The Many Connections Between Workspace and Productivity
By Jeff Revoy
Chief Operations Officer
Workspaces are where people get work done. It seems like such an obvious statement, until you probe deeper and realize that calling something a workspace doesn’t guarantee work will get done in any capacity. You can put a computer in a broom closet and call it a workspace… but it’s highly unlikely someone will do productive work there. There’s a correlation between workspace and productivity, where the quality of the former affects the latter.
Many businesses may lack enough workspaces, but aren’t always looking at the other variables that define them. To encourage the best workplace productivity from employees, you need to build out workspaces conducive to how they work. Here are eight driving factors that connect workspace to productivity.
- Workspace type: Is this a workspace conducive to the type of work someone will do in it? For example, if there’s group work involved, the space needs to accommodate multiple people. Likewise, you don’t want to provide a quiet workspace when their task involves constant collaboration. Workspace type needs to match work type.
- Workspace availability: Without the right ratio of workspaces to employees, you risk leaving someone to fend for themselves in a space that’s not right for them. Consider the utilization rates of particular space types and create a system of order for controlling movement into and out of them. Order leads to availability, helping workers access the spaces they need to be productive.
- Atmosphere: Workspace design and productivity go hand in hand. Drab, gray walls, sound-deadening cubicles, and the constant buzz of a fluorescent light don’t inspire productivity. Create an atmosphere that’s stimulating and engaging—one that makes people want to interact with the workplace around them. Art on the walls, color accents, and floor plants breathe life into the space and motivation into the person occupying it.
- Culture: Happy people and upbeat attitudes are infectious, and that positivity impacts the workplace environment. If the workplace is a pleasant place, employees will be more inclined to do their best work. Consider the alternative—a place that drags down morale and encourages people to leave. A positive culture not only helps people enjoy the productive work they do, it reduces turnover and inspires innovation - plus fun offices increases workplace productivity.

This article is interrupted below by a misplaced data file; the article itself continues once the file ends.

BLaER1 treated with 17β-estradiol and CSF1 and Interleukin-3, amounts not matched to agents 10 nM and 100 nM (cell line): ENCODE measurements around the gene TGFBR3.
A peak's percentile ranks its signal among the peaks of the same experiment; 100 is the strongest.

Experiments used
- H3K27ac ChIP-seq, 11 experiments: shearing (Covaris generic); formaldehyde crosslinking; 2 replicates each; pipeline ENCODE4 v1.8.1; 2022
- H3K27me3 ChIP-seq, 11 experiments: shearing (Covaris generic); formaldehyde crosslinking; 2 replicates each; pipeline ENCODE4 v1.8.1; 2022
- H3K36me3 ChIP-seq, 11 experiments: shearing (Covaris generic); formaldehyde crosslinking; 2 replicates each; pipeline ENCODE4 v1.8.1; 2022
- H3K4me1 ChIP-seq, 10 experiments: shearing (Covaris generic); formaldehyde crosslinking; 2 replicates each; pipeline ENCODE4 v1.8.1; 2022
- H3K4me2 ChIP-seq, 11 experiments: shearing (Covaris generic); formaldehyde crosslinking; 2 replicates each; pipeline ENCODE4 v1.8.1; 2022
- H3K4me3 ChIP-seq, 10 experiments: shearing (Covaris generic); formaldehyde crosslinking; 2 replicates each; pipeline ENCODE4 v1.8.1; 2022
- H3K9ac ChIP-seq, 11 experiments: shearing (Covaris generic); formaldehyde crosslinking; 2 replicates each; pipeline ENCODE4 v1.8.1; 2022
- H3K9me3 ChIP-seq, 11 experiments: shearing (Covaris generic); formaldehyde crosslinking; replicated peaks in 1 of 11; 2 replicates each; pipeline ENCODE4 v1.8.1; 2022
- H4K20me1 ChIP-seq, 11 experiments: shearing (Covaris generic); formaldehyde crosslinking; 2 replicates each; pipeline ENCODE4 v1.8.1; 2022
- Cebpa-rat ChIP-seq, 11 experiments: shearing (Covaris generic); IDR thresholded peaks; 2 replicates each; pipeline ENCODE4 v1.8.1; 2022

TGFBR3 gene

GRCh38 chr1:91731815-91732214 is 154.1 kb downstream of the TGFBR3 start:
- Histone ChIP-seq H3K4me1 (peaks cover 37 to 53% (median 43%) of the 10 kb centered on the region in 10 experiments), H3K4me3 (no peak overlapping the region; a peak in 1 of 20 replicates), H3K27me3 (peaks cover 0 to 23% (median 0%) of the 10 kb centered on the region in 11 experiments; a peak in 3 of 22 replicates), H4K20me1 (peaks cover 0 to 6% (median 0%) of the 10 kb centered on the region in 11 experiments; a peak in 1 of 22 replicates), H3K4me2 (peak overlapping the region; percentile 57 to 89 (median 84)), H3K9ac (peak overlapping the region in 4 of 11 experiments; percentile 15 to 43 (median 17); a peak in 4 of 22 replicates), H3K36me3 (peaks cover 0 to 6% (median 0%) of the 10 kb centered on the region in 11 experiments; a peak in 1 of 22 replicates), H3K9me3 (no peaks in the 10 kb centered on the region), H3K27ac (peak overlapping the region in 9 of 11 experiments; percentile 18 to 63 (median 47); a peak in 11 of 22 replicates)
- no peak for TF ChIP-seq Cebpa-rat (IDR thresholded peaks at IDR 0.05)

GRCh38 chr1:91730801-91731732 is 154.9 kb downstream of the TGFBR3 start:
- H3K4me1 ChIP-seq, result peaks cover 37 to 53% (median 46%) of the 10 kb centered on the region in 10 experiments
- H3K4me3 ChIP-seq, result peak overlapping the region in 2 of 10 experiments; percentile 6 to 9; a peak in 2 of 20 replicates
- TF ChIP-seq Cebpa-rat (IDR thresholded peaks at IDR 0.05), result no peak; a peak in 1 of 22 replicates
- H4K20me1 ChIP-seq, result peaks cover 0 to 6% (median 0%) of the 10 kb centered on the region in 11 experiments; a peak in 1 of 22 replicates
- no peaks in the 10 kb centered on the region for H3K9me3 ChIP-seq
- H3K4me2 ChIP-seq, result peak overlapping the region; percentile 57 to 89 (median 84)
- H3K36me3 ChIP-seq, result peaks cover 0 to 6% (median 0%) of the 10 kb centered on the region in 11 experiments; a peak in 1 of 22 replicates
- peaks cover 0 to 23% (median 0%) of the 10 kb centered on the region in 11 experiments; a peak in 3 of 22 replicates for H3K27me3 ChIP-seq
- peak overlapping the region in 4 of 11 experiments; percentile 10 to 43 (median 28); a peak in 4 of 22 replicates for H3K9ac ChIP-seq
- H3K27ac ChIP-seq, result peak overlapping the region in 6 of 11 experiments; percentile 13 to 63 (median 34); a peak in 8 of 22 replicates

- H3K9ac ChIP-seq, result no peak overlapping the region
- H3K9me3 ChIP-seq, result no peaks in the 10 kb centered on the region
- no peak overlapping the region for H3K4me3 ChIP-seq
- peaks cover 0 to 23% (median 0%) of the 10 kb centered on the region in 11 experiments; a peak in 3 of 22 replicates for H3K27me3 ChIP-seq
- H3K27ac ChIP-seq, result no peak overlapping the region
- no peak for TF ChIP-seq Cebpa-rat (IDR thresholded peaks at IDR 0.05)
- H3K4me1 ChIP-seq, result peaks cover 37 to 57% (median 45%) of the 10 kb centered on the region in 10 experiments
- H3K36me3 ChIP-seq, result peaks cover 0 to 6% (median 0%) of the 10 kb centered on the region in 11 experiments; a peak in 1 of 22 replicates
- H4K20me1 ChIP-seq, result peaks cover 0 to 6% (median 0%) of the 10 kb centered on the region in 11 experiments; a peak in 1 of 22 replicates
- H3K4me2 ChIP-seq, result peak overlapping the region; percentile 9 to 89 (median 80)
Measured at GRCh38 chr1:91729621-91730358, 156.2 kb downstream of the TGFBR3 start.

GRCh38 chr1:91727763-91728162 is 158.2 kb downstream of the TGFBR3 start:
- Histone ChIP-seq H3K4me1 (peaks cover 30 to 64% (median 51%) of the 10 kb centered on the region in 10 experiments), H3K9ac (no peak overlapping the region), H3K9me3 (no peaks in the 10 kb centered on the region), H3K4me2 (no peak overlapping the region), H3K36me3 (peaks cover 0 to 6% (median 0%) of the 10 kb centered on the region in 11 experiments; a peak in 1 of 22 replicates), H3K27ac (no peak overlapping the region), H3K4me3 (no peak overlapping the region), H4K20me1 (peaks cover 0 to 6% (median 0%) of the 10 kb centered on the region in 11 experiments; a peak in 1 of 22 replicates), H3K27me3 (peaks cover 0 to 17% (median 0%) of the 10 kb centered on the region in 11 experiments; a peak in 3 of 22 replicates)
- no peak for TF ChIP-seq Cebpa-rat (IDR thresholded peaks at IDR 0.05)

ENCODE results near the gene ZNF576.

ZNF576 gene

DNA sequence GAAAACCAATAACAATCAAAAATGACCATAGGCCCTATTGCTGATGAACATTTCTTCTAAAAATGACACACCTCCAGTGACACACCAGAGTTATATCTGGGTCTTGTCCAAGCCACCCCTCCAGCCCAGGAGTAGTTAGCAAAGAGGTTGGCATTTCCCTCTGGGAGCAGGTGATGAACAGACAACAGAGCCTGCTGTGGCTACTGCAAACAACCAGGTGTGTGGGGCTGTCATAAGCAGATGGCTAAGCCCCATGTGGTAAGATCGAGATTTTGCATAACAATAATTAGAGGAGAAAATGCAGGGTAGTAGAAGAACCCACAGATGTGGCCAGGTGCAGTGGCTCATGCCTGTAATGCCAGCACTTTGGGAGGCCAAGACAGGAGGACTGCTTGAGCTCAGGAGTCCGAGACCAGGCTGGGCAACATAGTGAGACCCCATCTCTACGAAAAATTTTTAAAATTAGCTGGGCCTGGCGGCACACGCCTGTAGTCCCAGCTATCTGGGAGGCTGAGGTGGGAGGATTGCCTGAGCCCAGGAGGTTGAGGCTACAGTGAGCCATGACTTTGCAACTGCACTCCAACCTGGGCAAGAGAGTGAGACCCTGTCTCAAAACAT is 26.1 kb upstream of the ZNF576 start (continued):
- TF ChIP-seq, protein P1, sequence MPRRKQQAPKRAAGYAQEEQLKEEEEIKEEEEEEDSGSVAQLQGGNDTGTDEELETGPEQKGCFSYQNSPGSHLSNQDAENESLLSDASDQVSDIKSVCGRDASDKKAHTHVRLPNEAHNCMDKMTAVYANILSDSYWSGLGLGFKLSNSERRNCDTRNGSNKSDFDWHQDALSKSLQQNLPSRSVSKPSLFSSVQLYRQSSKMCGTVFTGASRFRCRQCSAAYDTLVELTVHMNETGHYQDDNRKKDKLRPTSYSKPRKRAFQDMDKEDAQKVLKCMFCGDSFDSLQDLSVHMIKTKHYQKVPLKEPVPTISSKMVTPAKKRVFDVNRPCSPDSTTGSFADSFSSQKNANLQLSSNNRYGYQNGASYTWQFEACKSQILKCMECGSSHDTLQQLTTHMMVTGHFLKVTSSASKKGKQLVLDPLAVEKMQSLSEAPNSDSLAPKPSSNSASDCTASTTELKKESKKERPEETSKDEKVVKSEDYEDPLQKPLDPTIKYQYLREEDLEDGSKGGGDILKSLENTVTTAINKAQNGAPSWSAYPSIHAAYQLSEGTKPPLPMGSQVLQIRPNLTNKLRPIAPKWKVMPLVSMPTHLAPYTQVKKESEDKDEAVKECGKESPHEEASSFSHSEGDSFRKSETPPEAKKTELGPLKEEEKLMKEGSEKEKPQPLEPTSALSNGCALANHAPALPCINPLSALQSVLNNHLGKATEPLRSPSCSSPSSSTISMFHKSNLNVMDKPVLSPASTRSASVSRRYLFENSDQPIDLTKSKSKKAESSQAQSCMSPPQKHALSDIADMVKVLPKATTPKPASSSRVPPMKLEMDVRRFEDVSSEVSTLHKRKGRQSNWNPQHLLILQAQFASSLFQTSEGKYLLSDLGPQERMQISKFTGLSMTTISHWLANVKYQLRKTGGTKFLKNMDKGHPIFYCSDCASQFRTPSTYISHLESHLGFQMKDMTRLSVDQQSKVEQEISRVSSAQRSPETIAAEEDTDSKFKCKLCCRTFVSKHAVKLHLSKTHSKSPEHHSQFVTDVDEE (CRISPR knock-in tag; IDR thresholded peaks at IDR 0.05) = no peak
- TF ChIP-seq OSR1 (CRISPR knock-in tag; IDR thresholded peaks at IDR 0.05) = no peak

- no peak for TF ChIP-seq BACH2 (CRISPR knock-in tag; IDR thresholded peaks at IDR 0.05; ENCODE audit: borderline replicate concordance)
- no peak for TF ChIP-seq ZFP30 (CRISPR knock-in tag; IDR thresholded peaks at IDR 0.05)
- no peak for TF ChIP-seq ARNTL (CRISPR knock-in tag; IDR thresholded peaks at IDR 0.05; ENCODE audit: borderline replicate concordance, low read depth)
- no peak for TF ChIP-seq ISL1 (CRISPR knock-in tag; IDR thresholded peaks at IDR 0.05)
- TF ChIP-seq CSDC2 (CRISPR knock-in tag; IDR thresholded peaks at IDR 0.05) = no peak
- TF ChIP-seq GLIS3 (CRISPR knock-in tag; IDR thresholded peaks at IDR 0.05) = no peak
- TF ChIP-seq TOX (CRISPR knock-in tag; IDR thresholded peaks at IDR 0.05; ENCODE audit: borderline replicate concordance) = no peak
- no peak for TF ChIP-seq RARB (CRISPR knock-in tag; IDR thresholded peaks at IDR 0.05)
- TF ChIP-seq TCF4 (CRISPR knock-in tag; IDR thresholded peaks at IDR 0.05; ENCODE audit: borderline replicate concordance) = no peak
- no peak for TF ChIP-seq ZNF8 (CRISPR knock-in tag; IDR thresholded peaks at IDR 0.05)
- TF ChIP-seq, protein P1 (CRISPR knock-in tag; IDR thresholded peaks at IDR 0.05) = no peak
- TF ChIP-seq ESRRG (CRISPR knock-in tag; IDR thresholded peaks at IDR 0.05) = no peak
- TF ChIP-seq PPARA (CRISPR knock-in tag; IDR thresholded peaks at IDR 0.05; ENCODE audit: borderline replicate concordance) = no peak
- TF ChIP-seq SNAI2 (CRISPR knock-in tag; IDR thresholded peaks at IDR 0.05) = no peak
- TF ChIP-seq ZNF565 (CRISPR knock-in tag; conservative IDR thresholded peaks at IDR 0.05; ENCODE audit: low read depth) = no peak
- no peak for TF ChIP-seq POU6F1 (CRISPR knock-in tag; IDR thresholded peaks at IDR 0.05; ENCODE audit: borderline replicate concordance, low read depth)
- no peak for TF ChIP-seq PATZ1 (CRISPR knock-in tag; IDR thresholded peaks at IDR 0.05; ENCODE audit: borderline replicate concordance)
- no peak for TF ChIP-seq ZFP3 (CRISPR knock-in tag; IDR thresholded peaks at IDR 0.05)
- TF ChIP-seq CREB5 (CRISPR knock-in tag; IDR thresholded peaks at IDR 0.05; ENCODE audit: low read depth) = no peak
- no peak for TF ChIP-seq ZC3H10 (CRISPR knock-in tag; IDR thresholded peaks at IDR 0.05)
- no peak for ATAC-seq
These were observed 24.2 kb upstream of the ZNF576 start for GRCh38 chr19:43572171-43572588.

- Amenities: Provide the amenities employees need and want and you’ll enable productivity. A cafe is a great place to start the day. An experiential space is perfect for kicking back and collaborating with peers. Workplace amenities don’t always directly impact productivity, but instead serve to encourage it organically.
- Comfort: Comfort plays a big role in productivity, and in workspace design. If someone can’t get comfortable at work, they’ll have a hard time focusing on the tasks in front of them. Introduce comfort and you’ll open the path to productivity. A comfy chair, natural lighting, calming design, and a generally harmonious workplace make it easy to settle in and get to work.
- Density: Imagine trying to work while simultaneously bumping elbows with people on both sides of you. If your employees are on top of each other, they’ll never be able to get any work done. Make sure people have space to be productive. It means paying attention to workplace density and space allocation, and organizing workspaces in ways that optimize utilization without sacrificing comfort.
- Accessibility: Can employees easily find, navigate to, and use your various workspaces? If not, utilization will fall alongside productivity. Space planners need to organize the workplace so that each individual workspace is accessible by anyone who wants to use it. Workspaces themselves also need to echo this accessibility by providing accommodations for all occupants.
It’s not always easy to build a workspace that hits on all these variables. The goal is to create workspaces employees want to work in. Use office layout software to handle the spatial demands. Then, pay attention to key design elements as you create workspaces. Ask if it’s a space that invites people in and encourages them to do their best work or if it’s one that might hinder productivity.
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